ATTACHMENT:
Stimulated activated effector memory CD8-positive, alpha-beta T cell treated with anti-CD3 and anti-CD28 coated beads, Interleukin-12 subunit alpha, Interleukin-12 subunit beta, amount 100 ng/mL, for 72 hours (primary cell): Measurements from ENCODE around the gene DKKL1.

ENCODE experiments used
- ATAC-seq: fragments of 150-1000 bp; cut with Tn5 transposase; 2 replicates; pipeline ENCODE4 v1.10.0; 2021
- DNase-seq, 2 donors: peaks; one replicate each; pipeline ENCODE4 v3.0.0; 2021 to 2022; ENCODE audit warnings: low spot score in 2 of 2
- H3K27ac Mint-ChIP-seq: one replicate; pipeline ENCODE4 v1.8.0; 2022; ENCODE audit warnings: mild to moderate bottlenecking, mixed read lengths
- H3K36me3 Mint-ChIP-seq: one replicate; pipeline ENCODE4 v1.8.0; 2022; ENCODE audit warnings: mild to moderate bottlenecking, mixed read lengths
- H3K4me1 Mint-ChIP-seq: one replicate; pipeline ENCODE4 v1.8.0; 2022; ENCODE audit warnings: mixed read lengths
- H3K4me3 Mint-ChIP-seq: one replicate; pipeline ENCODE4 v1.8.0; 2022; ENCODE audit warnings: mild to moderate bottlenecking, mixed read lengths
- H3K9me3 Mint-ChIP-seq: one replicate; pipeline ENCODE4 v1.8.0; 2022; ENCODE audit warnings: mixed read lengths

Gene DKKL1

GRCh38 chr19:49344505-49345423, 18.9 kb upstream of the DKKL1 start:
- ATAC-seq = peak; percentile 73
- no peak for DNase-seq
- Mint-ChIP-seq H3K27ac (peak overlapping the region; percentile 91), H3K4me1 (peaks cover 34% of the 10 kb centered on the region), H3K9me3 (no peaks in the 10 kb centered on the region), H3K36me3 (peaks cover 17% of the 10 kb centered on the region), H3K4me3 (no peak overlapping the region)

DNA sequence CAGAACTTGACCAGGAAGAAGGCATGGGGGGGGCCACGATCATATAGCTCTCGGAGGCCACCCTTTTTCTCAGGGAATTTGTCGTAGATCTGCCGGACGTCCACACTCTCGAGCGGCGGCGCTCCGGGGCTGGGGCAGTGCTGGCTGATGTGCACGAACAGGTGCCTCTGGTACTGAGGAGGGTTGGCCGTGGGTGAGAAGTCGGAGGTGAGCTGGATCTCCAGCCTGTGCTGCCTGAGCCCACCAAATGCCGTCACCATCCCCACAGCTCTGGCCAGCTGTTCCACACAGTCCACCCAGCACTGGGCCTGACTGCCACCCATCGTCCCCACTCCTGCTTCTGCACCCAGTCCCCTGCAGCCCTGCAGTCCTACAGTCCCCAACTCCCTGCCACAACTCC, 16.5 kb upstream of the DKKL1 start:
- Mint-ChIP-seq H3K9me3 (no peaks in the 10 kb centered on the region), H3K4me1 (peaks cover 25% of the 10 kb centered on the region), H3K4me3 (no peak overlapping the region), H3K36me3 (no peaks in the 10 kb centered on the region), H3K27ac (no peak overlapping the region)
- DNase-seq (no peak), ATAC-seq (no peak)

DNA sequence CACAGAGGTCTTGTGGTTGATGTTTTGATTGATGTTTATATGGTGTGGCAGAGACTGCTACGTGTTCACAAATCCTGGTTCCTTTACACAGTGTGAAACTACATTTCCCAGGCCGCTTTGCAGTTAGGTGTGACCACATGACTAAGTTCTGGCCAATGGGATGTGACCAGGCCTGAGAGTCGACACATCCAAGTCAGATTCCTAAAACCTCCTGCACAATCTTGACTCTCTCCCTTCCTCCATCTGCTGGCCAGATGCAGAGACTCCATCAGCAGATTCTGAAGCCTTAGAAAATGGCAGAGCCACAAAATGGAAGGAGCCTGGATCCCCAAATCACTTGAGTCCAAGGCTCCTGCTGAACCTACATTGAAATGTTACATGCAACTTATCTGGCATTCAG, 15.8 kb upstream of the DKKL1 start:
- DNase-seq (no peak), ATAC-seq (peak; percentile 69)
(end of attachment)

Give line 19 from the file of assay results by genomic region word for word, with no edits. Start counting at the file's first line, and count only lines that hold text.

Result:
- DNase-seq (no peak), ATAC-seq (peak; percentile 69)